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Seamless Mobility Management in Next Generation Hybrid Networks

Suhas G K, Dr. D. Jayaramaiah
  1. M.Tech, Dept of ISE, The Oxford College of Engineering, Bangalore, India.
  2. HOD, Department of ISE, The Oxford College of Engineering, Bangalore, India
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In this review paper, the mechanisms of interoperability between Long-Term Evolution (LTE) and mobile WIMAX networks are introduced. LTE and WiMAX are emerging wireless access technologies of next generation mobile networks, where making the mobile users interoperating LTE and WiMAX smoothly with service continuity is the major concern. Effective and efficient Multimedia services such as Voice and Video services can be provided to mobile users with reduced Delay and Packet drops. The parameters such as Handover delay for voice and video services and number of packets dropped in downlink and uplink are obtained.


LTE, WiMAX, HandOver, Multimedia services, Seamless mobility.


With rapid developments in the field of Mobile communication and wireless access technologies across different generations of networks, the mobile user has to be given the best services without any interruptions. The fast-changing mobile landscape and convergence in all aspects of telecommunications, interoperability is important for any technology to succeed. Operators and consumers both benefit from interoperability in terms of cost effectiveness, enhanced features, location independence and ease of use [1,2].
The main challenges of seamless mobility is the availability of efficient horizontal and vertical handovers (HHO, VHO). The handover which occurs between two networks using the same technology is called horizontal handover (HHO), for example WiMAX-to-WiMAX or LTE-to-LTE handovers [3], whereas the handover happening between different technologies is called vertical handover (VHO), for example LTE-to-WiMAX handover or vice versa [4].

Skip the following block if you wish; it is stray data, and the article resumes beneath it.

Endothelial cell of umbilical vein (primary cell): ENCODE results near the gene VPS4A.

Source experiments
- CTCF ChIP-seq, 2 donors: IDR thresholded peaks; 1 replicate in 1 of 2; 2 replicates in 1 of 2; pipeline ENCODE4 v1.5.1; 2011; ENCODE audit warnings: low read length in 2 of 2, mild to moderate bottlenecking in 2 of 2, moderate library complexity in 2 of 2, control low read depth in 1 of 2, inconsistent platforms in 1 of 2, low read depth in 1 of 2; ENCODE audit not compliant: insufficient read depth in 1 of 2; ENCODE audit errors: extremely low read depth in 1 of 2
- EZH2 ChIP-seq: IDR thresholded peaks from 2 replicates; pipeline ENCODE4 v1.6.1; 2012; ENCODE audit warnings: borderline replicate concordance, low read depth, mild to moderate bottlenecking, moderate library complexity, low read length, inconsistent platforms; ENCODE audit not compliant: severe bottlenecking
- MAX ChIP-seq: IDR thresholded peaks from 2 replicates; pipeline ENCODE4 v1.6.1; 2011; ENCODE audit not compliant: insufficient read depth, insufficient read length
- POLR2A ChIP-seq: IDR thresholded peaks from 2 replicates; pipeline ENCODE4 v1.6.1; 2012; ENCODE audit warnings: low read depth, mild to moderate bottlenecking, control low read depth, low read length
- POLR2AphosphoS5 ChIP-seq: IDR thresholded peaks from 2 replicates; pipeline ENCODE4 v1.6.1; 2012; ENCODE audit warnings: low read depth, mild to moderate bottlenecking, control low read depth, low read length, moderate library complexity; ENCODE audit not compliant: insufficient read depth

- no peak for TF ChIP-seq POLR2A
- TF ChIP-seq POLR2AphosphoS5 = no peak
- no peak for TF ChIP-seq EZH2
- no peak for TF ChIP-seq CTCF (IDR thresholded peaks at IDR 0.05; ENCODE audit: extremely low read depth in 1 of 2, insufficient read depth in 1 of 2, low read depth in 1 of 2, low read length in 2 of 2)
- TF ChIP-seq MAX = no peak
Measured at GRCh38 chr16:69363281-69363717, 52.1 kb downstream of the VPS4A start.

LTE advanced [5] and mobile WIMAX [6] are measured as the strongest two candidates of 4G systems. LTE and mobile WiMAX have many similarity but also some major differences, e.g. in the air interface used in the uplink (SCFDMA and OFDMA respectively) and in the length of their sub frames (1msec. and 5 msecs. respectively). WIMAX possesses independent RAN to enable seamless interoperability with 3GPP (LTE) networks and existing IP operator core network. WIMAX can offer 70 Mbps peak data rate depending on spectrum allocation. LTE is able to offer more than 300 Mbps peak data rate downstream.
4G systems present new challenges and requirements in terms of spectrum limitations, architecture scalability and reliability or broad service abilities. Both next generation telecommunication networks meet these challenges with similar approaches. As LTE, WiMAX uses OFDMA for the wireless connection to its subscribers. In addition, the WiMAX network is based on a flat all-IP architecture.


Long Term Evolution – LTE also known as ―Evolved UTRA and UTRAN‖, which is a 4G radio access technology intended to increase the capacity and speed of mobile phone enabling greater bandwidth flexibility, modulation and access schemes. In general, the LTE standards define two types of inter-technology mobility are :
Inter-RAT (Radio Access Technology) mobility: The Mobility between LTE and earlier 3GPP technologies.
Inter-Technology mobility: The Mobility between LTE and non-3GPP technologies. Inter-technology mobility is the key feature of smooth handover, which eventually results in interoperability. Seamless handover is one of the obligatory issues of interoperability. In LTE there are three types of handovers:
Intra-LTE: The Handover happens within the current LTE nodes (intra-MME and Intra-SGW)
Inter-LTE: The Handover happens toward the other LTE nodes (inter-MME and Inter-SGW)
Inter-RAT: The Handover happens between different radio technology networks, for example GSM/UMTS